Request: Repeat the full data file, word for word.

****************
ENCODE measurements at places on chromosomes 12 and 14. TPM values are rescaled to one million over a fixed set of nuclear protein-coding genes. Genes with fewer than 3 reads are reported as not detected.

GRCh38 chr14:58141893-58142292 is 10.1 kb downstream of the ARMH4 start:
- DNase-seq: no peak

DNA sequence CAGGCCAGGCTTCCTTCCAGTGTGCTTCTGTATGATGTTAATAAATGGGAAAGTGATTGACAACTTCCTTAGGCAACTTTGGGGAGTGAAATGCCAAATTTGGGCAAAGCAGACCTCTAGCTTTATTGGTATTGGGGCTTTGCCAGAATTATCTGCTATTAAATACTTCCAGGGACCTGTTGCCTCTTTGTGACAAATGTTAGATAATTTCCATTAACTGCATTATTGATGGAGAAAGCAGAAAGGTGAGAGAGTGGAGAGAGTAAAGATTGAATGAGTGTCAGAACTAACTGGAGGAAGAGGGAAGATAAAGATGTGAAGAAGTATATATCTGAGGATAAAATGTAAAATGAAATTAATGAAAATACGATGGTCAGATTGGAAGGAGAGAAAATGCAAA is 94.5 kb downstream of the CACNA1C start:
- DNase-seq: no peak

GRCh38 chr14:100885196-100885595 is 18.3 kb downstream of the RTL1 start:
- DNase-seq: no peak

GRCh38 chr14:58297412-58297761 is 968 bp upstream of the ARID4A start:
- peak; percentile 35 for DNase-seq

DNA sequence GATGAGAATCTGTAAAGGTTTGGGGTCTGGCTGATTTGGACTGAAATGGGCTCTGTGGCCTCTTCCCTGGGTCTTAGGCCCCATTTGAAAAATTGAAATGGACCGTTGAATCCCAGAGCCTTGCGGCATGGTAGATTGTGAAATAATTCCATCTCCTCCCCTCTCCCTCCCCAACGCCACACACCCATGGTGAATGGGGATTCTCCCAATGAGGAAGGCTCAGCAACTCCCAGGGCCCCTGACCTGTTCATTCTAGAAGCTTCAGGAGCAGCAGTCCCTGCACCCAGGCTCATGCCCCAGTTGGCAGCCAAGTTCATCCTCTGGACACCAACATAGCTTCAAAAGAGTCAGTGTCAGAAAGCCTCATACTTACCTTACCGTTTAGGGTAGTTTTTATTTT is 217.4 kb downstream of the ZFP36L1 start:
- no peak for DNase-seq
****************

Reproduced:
ENCODE measurements at places on chromosomes 12 and 14. TPM values are rescaled to one million over a fixed set of nuclear protein-coding genes. Genes with fewer than 3 reads are reported as not detected.

GRCh38 chr14:58141893-58142292 is 10.1 kb downstream of the ARMH4 start:
- DNase-seq: no peak

DNA sequence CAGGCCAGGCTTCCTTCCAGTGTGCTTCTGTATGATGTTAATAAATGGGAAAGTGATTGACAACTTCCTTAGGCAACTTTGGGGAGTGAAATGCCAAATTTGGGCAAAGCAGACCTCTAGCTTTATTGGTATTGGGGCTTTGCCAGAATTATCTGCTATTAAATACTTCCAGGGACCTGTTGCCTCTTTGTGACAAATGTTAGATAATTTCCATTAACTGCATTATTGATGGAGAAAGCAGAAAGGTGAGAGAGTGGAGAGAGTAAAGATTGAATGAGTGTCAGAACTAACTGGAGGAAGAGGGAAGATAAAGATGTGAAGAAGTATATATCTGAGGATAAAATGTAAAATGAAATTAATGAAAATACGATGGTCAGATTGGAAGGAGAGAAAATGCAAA is 94.5 kb downstream of the CACNA1C start:
- DNase-seq: no peak

GRCh38 chr14:100885196-100885595 is 18.3 kb downstream of the RTL1 start:
- DNase-seq: no peak

GRCh38 chr14:58297412-58297761 is 968 bp upstream of the ARID4A start:
- peak; percentile 35 for DNase-seq

DNA sequence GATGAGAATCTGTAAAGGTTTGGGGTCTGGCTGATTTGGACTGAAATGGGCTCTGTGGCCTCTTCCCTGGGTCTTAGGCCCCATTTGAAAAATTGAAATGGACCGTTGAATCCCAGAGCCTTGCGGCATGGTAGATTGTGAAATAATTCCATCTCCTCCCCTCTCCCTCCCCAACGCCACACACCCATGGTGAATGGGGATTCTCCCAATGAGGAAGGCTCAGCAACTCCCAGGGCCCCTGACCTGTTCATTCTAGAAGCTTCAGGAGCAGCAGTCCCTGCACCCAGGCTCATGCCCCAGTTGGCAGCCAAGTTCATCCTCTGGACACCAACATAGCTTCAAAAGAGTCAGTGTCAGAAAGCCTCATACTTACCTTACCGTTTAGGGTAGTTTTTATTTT is 217.4 kb downstream of the ZFP36L1 start:
- no peak for DNase-seq